Governor’s statement following the ECB’s Governing Council monetary policy meeting
The euro area recorded favourable economic growth in the first half of this year, expecting this growth to slow down significantly over the coming quarters. The forecast published today predicts 3.1% growth this year, with the growth forecast slowing to 0.9% next year due to Russia’s military aggression. Inflation is expected to reach 8.1% on average this year, then it is expected to decline gradually in the coming year.
In these circumstances members of the European Central Bank Governing Council have decided to move forward decisively with the normalisation of monetary policy. We have raised ECB’s key interest rates by 75 basis points. After a protracted period of unchanged interest rates, this is the second consecutive interest rate hike this year. The interest rate hikes and their impact on the financing conditions will prevent current inflation expectations from extending over the medium term.
After favourable economic growth in the first half of the year, the outlook for economic growth in the euro area is expected to deteriorate significantly in the remainder of the year. In the wake of the economic downturn on energy markets due to the continued Russian military aggression in the Ukraine and the minor but still evident restrictions in supply chains, the stagnation in activity is currently limited to manufacturing. However, due to increasing living costs and uncertainty regarding future economic trends, growth in demand for services, which grew significantly after the economy was re-opened following the lifting of measures associated with the coronavirus, has also cooled down.
The inflation rate increased to 9.1% in August. In light of strong price pressure along the price chain, inflation pressures continue to broaden, while the level of core inflation, which excludes energy prices and food, rose to 4.3% in August. Despite slightly lower year-on-year growth, high energy prices continue to be the main factor in headline inflation. Their 38.3% year-on-year growth is the result, in particular, of extremely high electricity and gas prices.
The forecasts that members of the ECB’s Governing Council discussed at yesterday’s meeting indicate that the level of economic activity over the medium term will be lower than in previous forecasts, while growth in prices will continue to increase. This year’s 3.1% economic growth is expected to slow down in the coming year to 0.9%, and strengthen again to 1.9% in 2024. Due to strong cost pressures, inflation is expected to persist at high levels for a bit longer and reach 8.1% on average this year. Assuming that the circumstances on energy markets stabilise, disruptions to supply chains are eliminated and cost pressures normalise, inflation is expected to decline going forward and reach 5.5% in 2023 and 2.3% in 2024. In addition to the core forecast, members of the Governing Council of the ECB were also apprised of the adverse scenario, which assumes the complete and permanent suspension of energy deliveries from Russia and the partial suspension of production in the euro area. In light of this adverse scenario, real GDP would contract by 0.9% in the coming year, with inflation reaching 6.9%.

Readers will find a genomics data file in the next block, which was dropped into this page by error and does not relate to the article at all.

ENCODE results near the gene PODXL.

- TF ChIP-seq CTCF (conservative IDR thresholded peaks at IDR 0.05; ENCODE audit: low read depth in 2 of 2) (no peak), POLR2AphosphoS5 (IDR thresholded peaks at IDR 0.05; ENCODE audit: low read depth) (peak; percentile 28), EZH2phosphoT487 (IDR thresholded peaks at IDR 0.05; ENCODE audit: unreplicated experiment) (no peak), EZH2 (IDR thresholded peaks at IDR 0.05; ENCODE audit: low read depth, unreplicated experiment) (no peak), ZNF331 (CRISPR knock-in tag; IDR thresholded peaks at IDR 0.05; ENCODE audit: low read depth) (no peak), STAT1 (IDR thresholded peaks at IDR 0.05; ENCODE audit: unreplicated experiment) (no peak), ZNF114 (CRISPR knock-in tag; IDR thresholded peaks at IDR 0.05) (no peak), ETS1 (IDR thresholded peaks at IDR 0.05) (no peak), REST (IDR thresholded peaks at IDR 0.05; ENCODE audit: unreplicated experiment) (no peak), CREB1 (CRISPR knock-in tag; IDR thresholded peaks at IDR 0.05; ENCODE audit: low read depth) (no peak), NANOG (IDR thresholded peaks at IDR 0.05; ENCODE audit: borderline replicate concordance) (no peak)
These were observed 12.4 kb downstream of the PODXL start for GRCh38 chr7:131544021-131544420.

Borrowing costs have thus increased additionally both in the public and private sectors since the July session of the Governing Council. Their increase reflects the expectations of market participants of continued interest rate hikes in the Eurosystem aimed at slowing inflation. Like in other countries in the euro area, the yield on 10-year Slovenian government bonds has also grown, i.e. to around 2.6%. The premium over the 10-year German government bond, the yield of which is around 1.6%, remained at a similar level of that at the end of July. Borrowing costs also increased for the private sector of the euro area, both in the bond and equities segments. The scope of net issued private sector shares and bonds still remains robust, which also applies to lending to non-financial corporations by banks.
Based on the latest economic trends and new forecasts, the ECB Governing Council has decided to move forward decisively with the normalisation of monetary policy. We have raised all three ECB key interest rates by 75 basis points. This is the second consecutive interest rate hike this year after a protracted period of unchanged interest rates, following the July 50 basis point hike. Here we anticipate the further raising of interest rates also going forward, with the level of the rises depending on medium-term inflation outlooks. The interest rate hikes and their impact on the financing conditions will prevent current inflation expectations from extending over the medium term. The aim of the members of the ECB’s Governing Council is for inflation to stabilise at 2% over the medium term.